Wednesday, July 9, 2014

Real Pulp Fiction: ARGOSY, JULY 8, 1939

Nothing says pulp fiction like a fat old cowboy, right? For Argosy, however, "Hilarious Henry" was a major drawing card. Henry Harrison Conroy had become one of the weekly's most popular recurring characters since his first appearance in early 1935. His creator was W. C. Tuttle, by then a star writer for twenty years. Tuttle specialized in comic western detective stories and kept several different series characters (or teams) going for decades. Henry's stories were set close to the present day; he is a refugee from the death of vaudeville who ends up inheriting a ranch in Wild Horse Valley, Arizona and becoming the sheriff of Tonto Town. From the look of him, and the heavy emphasis Tuttle places on his red nose, you'd think the author, who did a lot of movie writing as well, was begging for his near-namesake W. C. Fields to notice the property. As it turned out, Frank (Wizard of Oz) Morgan played Conroy when M-G-M filmed the origin story, Henry Goes Arizona, later in 1939, while Fields finally made a different kind of western the following year. Fields as Henry would have been more like The Bank Dick out west than My Little Chickadee, but reading a few of Tuttle's stories makes plain why the great man, had he ever read them, would have left where he found them. Henry is too often the straight man for a large cast of recurring, allegedly funny characters. At least that's how "Thirty Days for Henry," the new serial this week, shapes up. Tuttle's writing has a sitcom quality; the recurring characters show up like clockwork to do their respective shticks. Worse, Tuttle is fond of dialects. One of Henry's deputies is a stereotypical yumping-yimminy Swede. Two of his ranch hands are clownish Mexicans, "Thunder" and "Lightning" Mendoza, who exist only to mangle the English language. Tuttle twice over this week has one of them utter the mighty oath, "I cross his heart, I hope you die" to vouch for his own veracity. The author at least recognizes that not all Mexicans are alike. Another Mexican talks with a similar accent, but is more intelligent and articulate than the Mendoza brothers. The Henry stories strike me as an act that grew tired fast, but for fans they were probably more like comfort food, each familiar character's reappearance a welcome event. As for the actual story, Henry has to solve two murders that may have to do with a shady saloonkeeper with a vengeful rival and a long-lost daughter. In this sort of story, you don't mention a long-lost daughter unless we've already met her, and there's one glaringly obvious candidate for this role. It's all by-the-numbers, but Argosy readers clearly enjoyed it. Tuttle would keep writing Henry stories for another decade, moving him from Argosy to Short Stories during the upheaval that resulted in a major format-change in the 1940s.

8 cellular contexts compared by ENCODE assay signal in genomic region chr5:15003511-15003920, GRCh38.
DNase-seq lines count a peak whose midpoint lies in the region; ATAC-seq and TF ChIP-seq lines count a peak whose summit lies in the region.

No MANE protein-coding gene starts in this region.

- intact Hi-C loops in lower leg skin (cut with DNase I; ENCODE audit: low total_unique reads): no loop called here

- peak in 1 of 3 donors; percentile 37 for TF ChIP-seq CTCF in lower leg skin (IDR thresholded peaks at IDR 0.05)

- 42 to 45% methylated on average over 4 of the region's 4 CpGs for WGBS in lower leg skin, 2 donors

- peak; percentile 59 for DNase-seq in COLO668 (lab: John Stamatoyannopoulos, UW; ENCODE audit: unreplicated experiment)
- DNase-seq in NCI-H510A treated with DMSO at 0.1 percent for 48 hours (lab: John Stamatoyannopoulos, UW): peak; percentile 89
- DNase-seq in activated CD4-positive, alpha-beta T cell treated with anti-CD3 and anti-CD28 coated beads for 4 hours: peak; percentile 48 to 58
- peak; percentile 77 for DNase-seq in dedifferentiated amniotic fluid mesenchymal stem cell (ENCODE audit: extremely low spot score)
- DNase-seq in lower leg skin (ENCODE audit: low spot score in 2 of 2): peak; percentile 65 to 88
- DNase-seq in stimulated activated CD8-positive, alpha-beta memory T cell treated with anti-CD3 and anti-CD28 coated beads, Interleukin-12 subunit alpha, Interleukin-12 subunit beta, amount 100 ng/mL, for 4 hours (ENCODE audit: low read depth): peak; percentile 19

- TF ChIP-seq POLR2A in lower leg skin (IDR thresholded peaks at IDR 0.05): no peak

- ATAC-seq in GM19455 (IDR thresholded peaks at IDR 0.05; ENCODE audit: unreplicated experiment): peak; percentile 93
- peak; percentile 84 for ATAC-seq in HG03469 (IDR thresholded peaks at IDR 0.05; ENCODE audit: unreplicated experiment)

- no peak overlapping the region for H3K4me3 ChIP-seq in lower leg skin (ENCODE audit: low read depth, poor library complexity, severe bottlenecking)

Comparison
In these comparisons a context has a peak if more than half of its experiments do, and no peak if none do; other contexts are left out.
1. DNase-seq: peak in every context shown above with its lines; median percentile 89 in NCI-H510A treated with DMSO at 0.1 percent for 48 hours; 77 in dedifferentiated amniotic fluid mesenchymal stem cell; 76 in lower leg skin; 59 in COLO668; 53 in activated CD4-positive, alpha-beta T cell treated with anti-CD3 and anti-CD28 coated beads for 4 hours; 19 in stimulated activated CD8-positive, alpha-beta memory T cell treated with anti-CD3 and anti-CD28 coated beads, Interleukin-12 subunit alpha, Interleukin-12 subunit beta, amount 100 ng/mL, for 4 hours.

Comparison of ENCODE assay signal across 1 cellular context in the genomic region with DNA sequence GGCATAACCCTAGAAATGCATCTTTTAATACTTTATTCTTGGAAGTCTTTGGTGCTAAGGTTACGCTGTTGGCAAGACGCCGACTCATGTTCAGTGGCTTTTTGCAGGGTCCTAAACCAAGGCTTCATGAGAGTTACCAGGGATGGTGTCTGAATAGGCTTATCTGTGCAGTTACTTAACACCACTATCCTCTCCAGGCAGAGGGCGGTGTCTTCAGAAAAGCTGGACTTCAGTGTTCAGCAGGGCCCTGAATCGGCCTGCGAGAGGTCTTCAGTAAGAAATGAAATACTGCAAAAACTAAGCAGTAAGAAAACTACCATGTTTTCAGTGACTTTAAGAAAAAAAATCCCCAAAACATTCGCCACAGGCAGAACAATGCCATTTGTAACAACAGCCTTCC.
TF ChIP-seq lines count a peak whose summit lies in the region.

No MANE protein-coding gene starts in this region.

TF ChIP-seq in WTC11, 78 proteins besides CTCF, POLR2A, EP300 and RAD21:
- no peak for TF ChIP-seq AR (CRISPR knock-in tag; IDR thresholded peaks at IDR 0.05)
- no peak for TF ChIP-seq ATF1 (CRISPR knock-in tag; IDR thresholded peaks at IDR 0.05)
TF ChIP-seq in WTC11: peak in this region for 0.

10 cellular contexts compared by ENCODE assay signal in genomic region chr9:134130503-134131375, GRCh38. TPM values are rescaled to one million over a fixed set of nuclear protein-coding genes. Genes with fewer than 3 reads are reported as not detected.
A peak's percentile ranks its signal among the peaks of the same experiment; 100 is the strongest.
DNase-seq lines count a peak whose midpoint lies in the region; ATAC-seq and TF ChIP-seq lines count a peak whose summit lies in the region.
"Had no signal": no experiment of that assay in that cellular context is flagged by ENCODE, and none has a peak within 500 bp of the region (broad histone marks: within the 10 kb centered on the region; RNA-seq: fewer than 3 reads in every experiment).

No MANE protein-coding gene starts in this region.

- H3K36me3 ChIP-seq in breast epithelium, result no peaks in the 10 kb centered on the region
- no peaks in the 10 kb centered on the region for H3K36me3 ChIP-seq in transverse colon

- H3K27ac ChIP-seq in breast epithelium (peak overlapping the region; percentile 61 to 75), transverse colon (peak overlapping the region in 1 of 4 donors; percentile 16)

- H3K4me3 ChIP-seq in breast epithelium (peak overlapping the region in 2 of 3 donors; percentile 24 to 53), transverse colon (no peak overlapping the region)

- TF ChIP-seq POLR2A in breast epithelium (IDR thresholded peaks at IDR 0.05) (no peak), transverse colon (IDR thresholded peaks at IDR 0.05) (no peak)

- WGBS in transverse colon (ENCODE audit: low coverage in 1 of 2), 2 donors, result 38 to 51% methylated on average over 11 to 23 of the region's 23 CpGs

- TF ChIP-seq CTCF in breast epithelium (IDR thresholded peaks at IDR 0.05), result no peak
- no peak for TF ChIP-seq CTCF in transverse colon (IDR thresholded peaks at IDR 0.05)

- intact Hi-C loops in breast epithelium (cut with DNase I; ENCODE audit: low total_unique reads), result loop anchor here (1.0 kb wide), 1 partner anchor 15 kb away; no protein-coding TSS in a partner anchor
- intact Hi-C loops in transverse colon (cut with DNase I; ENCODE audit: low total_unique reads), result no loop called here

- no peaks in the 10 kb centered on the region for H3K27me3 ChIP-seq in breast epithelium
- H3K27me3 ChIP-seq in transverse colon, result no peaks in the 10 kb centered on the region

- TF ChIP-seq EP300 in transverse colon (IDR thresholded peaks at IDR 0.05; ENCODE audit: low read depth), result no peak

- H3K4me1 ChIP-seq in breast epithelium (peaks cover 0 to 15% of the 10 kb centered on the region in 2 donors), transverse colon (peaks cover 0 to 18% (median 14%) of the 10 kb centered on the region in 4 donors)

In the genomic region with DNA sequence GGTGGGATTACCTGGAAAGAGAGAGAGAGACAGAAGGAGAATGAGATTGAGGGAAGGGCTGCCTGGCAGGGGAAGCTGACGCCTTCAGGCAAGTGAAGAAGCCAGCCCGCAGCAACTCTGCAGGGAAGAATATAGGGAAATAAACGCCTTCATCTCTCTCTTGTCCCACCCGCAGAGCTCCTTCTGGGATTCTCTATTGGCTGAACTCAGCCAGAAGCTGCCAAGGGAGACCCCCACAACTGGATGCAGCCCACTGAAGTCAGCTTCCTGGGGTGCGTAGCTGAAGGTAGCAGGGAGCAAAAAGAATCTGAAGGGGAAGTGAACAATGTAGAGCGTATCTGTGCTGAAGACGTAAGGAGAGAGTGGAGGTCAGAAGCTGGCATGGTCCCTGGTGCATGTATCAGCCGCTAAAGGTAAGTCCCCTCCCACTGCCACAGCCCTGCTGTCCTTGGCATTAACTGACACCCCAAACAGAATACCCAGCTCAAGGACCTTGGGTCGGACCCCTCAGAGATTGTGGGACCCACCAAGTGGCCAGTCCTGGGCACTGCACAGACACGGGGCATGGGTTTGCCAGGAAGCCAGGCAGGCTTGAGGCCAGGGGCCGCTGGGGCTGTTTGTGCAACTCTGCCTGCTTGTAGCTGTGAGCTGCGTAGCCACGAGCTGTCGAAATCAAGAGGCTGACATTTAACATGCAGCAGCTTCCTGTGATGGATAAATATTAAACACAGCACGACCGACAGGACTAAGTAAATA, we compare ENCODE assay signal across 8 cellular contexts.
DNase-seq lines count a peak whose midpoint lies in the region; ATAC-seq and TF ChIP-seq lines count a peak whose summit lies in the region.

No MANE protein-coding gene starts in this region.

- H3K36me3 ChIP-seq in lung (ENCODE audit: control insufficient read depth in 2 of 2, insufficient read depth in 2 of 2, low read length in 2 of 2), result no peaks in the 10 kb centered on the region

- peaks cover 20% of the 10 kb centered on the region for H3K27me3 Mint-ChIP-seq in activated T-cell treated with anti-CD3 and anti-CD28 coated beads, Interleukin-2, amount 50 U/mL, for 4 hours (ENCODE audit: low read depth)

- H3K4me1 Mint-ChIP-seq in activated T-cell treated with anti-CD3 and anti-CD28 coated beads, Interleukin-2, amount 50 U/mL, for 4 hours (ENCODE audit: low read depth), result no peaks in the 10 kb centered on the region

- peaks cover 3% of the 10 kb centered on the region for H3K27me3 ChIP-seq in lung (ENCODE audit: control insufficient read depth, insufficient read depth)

Since Argosy is still reprinting A. Merritt's Seven Footprints to Satan, that leaves Walter Ripperger's "The Man From Madrid" on the serial front. By now the Spanish Civil War has almost nothing to do with the story of stolen treasure, which has become a three-way battle of wits involving our hero, his ruthless ally Mr. Nibbs, and the surviving member of the group that stole the treasure. This penultimate installment finds Ripperger in endgame mode, teasing a shift in alliances as each player weighs the best way to get the biggest share of the loot, while the smarter-than-he-acts policeman struggles to piece the plot together. Ripperger does this sort of intrigue and psychological warfare fairly well and his story remains one of the year's better serials.


Our above-the-title writers this week should be familiar names by now. Philip Ketchum's "Scourge of the Severn" is the latest in his Bretwalda cycle, and his weakest story so far. The latest wielder of the mystic axe helps Henry Plantagenet win the English throne and wins a bride for himself to make up for the defeats and sorrows to which Bretwalda's owners are doomed. Ketchum doesn't do much to make the period interesting and really seems to have phoned this one in. Richard Sale closes the issue with a grim short, "I Want to Be Like Lefty." It's the rise and fall of a young fighter who despite his skills shuns scientific boxing to slug things out like his idol, not knowing that Lefty ended up punch-drunk in a sanitarium, as he himself will.

Meanwhile, Arden X. Pangborn brings back the crafty Chinatown jeweler Wong Soo, who in "The Eye of the Crow" solves a masked robbery of the archetypal charity collection, for which an innocent man is framed. As usual, Wong Soo proves himself a better detective than the white cops assigned to Chinatown, showing up their obvious racism even while Pangborn's stories are arguably racist themselves in their stereotypes of Chinatown. Louis C. Goldsmith, a rising Argosy star, has a decent novelet, "We're Running Line," about hazardous surveying work subject to sabotage. This was a big improvement on the last Goldsmith story I read, but I felt handicapped in my appreciation by my ignorance of surveying. I have to assume that Argosy's target readership was more familiar with the jargon of the job than, say, the average paperback reader would be today. Obviously Goldsmith felt no need to explain exactly what the surveyors were doing, but you don't need to know all the details to get the drama of the story. Last if not least, William Foster Elliot makes his Argosy debut with "Ten-Thirty and Red," a trifle about an undercover cop infiltrating a drug ring. This issue was an improvement on last week, with Ketchum the weakest link and the Tuttle not exactly awful. Next week Robert Carse brings the Foreign Legion to 19th century Mexico and "The Man From Madrid" concludes. Stay tuned.


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